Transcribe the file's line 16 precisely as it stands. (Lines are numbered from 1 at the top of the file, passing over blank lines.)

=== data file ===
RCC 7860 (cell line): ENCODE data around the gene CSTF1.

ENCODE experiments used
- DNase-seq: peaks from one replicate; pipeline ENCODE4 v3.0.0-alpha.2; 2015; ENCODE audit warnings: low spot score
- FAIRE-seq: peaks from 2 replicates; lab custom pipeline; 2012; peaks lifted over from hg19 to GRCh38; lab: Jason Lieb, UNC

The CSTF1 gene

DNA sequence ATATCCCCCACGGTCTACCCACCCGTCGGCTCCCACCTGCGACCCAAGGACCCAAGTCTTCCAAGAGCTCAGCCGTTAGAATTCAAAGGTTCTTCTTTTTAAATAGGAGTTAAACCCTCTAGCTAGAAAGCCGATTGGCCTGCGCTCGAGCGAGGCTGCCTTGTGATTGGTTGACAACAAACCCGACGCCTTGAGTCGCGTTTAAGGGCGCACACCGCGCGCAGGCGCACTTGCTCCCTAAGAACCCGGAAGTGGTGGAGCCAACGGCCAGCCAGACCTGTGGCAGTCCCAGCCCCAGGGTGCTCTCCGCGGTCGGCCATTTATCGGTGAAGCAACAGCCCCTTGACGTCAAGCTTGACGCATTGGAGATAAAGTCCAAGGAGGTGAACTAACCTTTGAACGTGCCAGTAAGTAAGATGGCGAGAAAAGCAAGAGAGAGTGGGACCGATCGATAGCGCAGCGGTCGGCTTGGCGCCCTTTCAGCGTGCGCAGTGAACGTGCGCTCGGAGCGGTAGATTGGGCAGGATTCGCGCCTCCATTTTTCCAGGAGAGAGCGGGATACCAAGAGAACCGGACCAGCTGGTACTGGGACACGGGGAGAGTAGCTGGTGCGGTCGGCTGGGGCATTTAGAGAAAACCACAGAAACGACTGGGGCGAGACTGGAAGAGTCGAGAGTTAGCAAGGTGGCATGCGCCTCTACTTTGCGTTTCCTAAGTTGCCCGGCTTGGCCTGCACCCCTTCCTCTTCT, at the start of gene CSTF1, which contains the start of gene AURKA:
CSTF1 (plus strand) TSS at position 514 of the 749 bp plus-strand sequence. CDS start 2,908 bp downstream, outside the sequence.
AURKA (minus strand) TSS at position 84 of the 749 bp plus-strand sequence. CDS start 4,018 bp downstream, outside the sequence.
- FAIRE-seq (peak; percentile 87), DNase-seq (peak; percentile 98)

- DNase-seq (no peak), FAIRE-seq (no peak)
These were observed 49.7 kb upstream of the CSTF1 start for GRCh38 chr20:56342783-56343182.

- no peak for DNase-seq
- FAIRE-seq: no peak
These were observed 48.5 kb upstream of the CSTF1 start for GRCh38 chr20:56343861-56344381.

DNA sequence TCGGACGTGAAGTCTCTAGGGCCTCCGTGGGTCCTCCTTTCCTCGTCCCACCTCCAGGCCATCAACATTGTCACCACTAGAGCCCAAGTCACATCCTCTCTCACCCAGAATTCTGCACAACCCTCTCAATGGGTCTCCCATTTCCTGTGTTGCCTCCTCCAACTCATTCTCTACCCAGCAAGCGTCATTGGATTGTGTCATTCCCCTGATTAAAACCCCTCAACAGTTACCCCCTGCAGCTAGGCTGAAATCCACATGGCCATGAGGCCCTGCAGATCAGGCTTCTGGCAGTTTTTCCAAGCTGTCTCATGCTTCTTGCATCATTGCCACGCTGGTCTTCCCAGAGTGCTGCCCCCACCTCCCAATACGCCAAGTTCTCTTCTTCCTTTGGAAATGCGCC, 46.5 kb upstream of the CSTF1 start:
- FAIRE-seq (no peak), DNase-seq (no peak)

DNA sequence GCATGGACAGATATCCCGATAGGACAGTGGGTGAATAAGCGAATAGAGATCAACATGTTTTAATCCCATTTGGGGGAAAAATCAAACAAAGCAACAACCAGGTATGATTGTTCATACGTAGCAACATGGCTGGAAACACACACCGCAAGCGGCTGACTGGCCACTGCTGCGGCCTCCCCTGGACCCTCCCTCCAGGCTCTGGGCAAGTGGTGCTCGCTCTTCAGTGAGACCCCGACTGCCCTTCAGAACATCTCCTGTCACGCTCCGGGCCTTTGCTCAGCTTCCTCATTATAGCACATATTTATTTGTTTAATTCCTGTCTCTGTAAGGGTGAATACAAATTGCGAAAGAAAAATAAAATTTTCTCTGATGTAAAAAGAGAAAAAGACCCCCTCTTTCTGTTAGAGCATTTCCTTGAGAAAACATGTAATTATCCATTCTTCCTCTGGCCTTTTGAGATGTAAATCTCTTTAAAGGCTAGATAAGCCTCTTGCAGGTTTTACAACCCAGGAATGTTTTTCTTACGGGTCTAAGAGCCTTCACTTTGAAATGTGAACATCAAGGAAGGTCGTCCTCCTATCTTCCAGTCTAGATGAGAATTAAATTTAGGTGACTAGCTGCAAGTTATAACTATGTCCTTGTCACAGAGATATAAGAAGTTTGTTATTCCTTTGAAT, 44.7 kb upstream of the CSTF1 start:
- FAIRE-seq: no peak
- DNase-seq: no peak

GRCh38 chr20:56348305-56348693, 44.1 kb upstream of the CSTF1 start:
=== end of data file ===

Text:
- FAIRE-seq (no peak), DNase-seq (no peak)